As a medical student and now as a resident, I feel quite comfortable with the day-to-day gross diagnoses in the hospital. In fact, until last week I was convinced that nothing phased me anymore. That was until a patient with myiasis walked into my hospital, and I nearly lost my lunch. The episode has made me think: what is the most disgusting diagnosis in medicine….is there anything more gross than myiasis? Well, after thinking about all the cases I have seen and looking at some gut wrenching images, I have come up with my Top Ten Most Disgusting Medical Conditions.
WARNING: THE IMAGES BELOW REPRESENT REAL MEDICAL PROBLEMS AND ARE EXPLICIT IN NATURE. DO NOT VIEW THESE IMAGES UNLESS YOU ARE PREPARED TO FEEL QUEASY.
1o. Hidradenitis Suppurativa:
A chronic inflammatory condition of the apocrine sweat glands, usually in the axilla (arm pit). It does not matter how many times you cut it out, it will always come back.
The passage of fecal matter through the urethra. The condition usually develops via a vesicointestinal fistula, or a connection between the bladder and the intestine.
8. Fecal Vomiting:
7. Fulminant Human Papilloma Virus (HPV) Infection:
HPV causes most warts on our body, including the sexually transmitted forms. However, there is a rare genetic disese called Epidermodysplasia verruciformis which allows HPV to take over a person’s body. You may have heard of Dede Koswara, or “The Tree Man”, who suffered from this disorder, check out his story on ABCNews.
Note: I believe this disease is the same, or related to Keratosis Palmoplantaris…see image below
6. Cancrum Oris:
5. Tapeworm (Cestoda):
Parasitic flatworms are not as uncommon as you might think. They live in your small intestine for years at a time, laying eggs and feasting off host blood and feces. One worm can go from egg to 15 foot long adult in only a few months. They can be contracted from eating under cooked meats, especially pork. One species, Taenia saginata, which infects cows and humans, has been found to grow up to 40 feet long.
Also known as hydatid disease, this is another parasitic tapeworm infection, which an twist. When the Echinococcis granulosus worm infects a host, it creates an other-worldly cyst in the body. The cyst continues to expand until it is either removed, or overcomes the host. More disturbing is that the echinococcosis loves to make its home in the host brain. The image below shows the removal of a hydatid cyst from the abdomen. This movie depicts removal of a cyst from the brain and is a very graphic, real-life example of how large the cysts in the brain get, and how they are removed.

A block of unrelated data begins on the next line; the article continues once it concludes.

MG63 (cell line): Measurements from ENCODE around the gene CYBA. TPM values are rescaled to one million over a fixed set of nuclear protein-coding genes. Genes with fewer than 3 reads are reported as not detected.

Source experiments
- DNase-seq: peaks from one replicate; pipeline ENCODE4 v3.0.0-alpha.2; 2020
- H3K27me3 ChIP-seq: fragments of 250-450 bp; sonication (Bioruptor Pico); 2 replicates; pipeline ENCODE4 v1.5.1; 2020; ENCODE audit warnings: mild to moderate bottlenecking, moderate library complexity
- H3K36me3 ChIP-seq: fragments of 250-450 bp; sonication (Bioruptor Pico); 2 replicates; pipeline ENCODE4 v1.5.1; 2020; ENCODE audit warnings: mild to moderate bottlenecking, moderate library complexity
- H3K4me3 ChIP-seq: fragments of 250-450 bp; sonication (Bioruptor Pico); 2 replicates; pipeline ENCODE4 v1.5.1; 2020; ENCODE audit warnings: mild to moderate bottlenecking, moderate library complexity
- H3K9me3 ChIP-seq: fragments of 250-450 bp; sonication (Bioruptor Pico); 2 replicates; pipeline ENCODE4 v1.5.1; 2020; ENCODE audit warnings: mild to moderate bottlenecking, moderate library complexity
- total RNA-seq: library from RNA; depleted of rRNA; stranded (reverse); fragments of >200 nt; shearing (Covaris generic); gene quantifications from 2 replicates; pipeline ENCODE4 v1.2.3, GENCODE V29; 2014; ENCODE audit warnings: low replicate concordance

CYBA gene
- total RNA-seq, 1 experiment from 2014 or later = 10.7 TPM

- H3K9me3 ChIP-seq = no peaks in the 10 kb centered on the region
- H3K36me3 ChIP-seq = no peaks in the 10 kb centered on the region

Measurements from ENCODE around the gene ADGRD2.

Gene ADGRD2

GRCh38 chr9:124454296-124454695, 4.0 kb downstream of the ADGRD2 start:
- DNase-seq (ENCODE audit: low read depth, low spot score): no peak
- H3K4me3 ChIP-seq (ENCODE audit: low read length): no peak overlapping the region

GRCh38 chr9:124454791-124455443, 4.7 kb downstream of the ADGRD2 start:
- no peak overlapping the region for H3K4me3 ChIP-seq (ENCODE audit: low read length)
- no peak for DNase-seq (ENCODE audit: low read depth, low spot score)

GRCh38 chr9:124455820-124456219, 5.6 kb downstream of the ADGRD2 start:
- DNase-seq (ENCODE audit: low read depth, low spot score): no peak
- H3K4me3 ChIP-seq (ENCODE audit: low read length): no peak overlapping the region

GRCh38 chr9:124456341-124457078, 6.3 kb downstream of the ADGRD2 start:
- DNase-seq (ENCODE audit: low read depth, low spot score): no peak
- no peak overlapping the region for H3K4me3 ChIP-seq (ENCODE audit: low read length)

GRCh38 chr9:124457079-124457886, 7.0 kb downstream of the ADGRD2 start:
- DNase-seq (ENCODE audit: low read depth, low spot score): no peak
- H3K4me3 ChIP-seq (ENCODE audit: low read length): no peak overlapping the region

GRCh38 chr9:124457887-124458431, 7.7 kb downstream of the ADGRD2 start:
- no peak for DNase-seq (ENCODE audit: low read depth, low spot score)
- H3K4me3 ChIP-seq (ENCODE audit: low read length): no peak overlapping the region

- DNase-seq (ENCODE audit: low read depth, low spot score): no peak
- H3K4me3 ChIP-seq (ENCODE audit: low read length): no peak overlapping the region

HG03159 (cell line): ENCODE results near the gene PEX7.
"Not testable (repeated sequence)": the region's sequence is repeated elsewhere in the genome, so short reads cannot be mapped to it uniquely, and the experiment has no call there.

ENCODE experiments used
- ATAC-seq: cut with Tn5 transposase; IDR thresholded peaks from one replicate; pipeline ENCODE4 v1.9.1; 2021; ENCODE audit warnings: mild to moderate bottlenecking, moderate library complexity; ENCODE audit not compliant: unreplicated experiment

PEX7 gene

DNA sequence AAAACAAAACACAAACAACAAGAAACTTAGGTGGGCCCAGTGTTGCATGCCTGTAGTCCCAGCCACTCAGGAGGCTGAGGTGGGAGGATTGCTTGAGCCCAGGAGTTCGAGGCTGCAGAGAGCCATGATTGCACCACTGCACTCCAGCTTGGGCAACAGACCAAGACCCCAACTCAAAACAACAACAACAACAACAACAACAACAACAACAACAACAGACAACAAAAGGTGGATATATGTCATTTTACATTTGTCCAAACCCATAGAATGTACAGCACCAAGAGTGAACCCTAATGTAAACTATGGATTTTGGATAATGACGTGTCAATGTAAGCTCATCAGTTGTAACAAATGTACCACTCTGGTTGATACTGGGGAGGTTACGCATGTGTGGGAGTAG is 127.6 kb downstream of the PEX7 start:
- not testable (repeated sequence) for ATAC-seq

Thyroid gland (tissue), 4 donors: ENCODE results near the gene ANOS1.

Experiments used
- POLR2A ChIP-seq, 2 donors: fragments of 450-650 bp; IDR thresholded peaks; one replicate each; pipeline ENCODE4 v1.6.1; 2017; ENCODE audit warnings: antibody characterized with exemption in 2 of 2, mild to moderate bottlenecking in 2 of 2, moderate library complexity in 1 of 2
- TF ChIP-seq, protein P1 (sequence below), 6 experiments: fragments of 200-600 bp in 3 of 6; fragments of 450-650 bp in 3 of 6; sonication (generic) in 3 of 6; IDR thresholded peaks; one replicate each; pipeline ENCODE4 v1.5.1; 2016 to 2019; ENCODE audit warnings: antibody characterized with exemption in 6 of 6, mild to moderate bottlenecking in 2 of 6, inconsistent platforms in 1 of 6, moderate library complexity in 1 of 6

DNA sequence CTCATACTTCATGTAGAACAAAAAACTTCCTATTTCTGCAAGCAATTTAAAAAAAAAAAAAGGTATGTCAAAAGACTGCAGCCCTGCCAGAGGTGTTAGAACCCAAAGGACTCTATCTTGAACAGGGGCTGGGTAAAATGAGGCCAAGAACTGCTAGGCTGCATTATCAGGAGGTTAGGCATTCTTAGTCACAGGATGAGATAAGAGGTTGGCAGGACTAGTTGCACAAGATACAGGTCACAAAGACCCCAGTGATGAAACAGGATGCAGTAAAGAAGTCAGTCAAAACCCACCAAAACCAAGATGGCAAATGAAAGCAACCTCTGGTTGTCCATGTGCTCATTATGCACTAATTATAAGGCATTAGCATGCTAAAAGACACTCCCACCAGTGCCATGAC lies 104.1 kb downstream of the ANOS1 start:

3. Bed Bug Infestation:
Why is the Cimicidae parasite so high on the list? If you are asking that question, you have never seen a real infestation. While I was a fourth year medical student I was riding with an EMS team when we picked up a homeless man to bring to the hospital. While enroute to the ED we noticed hundreds of red sores. When asked about the wounds, the man did not know anything about them. Two minutes into the drive I saw movement around the man’s waistline. All of the sudden, 25-30 bed bugs crawled out of his pants and started doing their business on his belly and legs. The man felt nothing. I grabbed one bug with a towel to verify the infestation. Instantly, all 30 bugs rushed right back into the mans pants. If you don’t think a full on Cimicidae infection is gross….just wait until you see one. You will itch for a month.
The great white parasitic roundworm. Though not as common nor as long as her tapeworm counterpart, Ascariasis are far more cruel. Contracted from eating ascariasis fecal matter, the larvae hatch in your gut, they dig through your intestines, eat through your lungs, move into your respiratory tract, and get reswallowed into your gut where they grow very large and very numerous. The worms can grow up to 1 foot in length, measuring inches in circumference, and there may be hundreds in one intestine. The image below is an intestine that has been opened up after surgery.
The most disgusting medical diagnosis…
Maggots eating your flesh…and you don’t even know it! How do flies get in your body to lay eggs in the first place? How do people not realize there are hundreds of maggots eating their dying skin? How does it all happen? I don’t know, but the simple thought of the whole cycle makes me feel queasy. One interesting fact is that the use of maggot therapy is on the rise. Some physicians are beginning to adopt a century old practice of cleaning necrotic wounds with maggots…interesting. If you are really brave, check out the video published in BMC Surgery of a surgeon removing multiple maggots from a woman chest.